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Indigenous family, the Botocudos, pl. 16 (detail), J.M.Rugendas (1835)

Translation itself is a challenge, demanding, in this case adaptation for an international readership that is largely unfamiliar with Brazilian history – in addition to dealing with the linguistic challenges that are always a part of such endeavours.  The person responsible for the English language version of my work is Miriam Adelman, a friend and research partner with ample experience writing and translating in (and from) Brazilian Portuguese and English.  We continue to work closely on the numerous cultural, historical and linguistic dimensions of this project, committed to advancing what is both a densely constructed and yet unfinished work – a veritable work in progress!

Since funding for this type of endeavour is extremely hard to come by in Brazil, we have set up a crowd funding campaign to cover the costs of translation and necessary adaptions of the text for a broad international readership. Those who are able to help us with our crowdfunding campaign will be duly rewarded, receiving the English edition hot off the press – in e-book format, and in some cases, print copies – courtesy of The White Horse Press.  Moreover, donors will be invited to take part in an exclusive interactive virtual space which will be available online for a period of eight months (April to December 2020) containing in-depth information and follow-up on the research behind the book. In blog format, it will include videoconferences, podcasts, translated passages from the book itself, historical commentary on authors cited within the work, annotated maps and a wealth of illustrations produced by a variety of artists whom, as of the seventeenth century, richly documented animal presences within Brazilian colonial society.  The opportunity to create this interactive virtual space as a way of compensating donors’ support is, for us, another way of expressing our gratitude, cooperative spirit and committment to the theme of this research. We also intend to use it to create new engagements and potentialise ramifications within this vibrant field of knowledge and practice.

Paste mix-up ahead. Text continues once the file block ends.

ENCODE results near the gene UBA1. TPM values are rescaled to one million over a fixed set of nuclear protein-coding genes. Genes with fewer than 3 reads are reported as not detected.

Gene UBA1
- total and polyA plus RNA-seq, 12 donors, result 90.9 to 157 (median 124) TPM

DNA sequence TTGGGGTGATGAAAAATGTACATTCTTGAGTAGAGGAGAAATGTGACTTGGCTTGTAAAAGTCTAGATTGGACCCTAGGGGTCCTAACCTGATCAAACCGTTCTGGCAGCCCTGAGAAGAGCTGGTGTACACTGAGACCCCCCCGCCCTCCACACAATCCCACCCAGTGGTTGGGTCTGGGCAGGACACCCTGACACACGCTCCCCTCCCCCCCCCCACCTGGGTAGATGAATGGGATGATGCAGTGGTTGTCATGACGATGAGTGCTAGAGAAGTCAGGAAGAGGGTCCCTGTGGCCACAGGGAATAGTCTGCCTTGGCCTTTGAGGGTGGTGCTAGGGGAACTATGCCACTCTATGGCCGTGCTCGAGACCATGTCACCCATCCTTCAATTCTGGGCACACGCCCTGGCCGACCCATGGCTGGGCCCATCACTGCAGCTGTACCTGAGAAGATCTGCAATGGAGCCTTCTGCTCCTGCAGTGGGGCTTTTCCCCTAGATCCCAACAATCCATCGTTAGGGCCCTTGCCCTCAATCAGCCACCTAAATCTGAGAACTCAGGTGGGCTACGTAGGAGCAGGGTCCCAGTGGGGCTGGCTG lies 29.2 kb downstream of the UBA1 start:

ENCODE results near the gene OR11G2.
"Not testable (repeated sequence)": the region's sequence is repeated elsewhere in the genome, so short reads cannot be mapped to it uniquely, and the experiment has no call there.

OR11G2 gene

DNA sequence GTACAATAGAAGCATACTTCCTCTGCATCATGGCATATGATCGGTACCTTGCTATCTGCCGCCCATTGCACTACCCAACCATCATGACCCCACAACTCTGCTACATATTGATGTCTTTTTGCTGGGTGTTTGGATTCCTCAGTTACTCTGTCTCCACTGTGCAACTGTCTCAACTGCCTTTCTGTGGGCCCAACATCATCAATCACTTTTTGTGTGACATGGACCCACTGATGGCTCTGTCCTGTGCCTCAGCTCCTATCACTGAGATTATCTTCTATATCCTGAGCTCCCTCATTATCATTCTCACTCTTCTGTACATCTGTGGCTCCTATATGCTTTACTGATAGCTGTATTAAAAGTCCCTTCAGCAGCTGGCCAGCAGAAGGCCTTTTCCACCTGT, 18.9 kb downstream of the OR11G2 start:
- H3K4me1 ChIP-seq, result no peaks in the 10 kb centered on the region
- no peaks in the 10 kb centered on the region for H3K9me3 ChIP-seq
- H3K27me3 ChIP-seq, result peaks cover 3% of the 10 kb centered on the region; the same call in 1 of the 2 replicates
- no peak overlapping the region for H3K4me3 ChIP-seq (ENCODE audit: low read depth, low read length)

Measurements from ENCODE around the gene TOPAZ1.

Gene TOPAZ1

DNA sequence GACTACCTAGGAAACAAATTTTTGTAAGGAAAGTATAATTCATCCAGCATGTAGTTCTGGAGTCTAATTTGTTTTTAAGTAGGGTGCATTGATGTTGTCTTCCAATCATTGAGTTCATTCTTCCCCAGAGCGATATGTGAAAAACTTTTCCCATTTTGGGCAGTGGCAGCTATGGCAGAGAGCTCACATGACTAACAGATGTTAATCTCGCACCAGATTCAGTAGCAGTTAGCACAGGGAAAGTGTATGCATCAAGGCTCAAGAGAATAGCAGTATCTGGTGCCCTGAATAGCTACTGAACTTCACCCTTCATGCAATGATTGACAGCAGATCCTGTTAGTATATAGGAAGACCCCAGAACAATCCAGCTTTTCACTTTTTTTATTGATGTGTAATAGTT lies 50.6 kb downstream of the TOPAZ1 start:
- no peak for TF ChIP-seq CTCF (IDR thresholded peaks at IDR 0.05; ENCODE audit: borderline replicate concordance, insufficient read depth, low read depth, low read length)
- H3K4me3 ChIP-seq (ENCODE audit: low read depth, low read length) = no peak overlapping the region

Please join us in this venture!  Your support is fundamental.  Our crowdfunding campaign is constantly updated through this webpage.

Note: The illustrations selected for this blog were created by Johann Moritz Rugendas (1802-1858), a German artist and graduate of the Munich Academy, who visited Brazil from 1821 to 1823, to document the nature and the society of Portuguese South America. In his pictures, Rugendas highlighted the most relevant aspects of the interactions and worldviews of a complex network that had  already come into being in the early sixteenth century.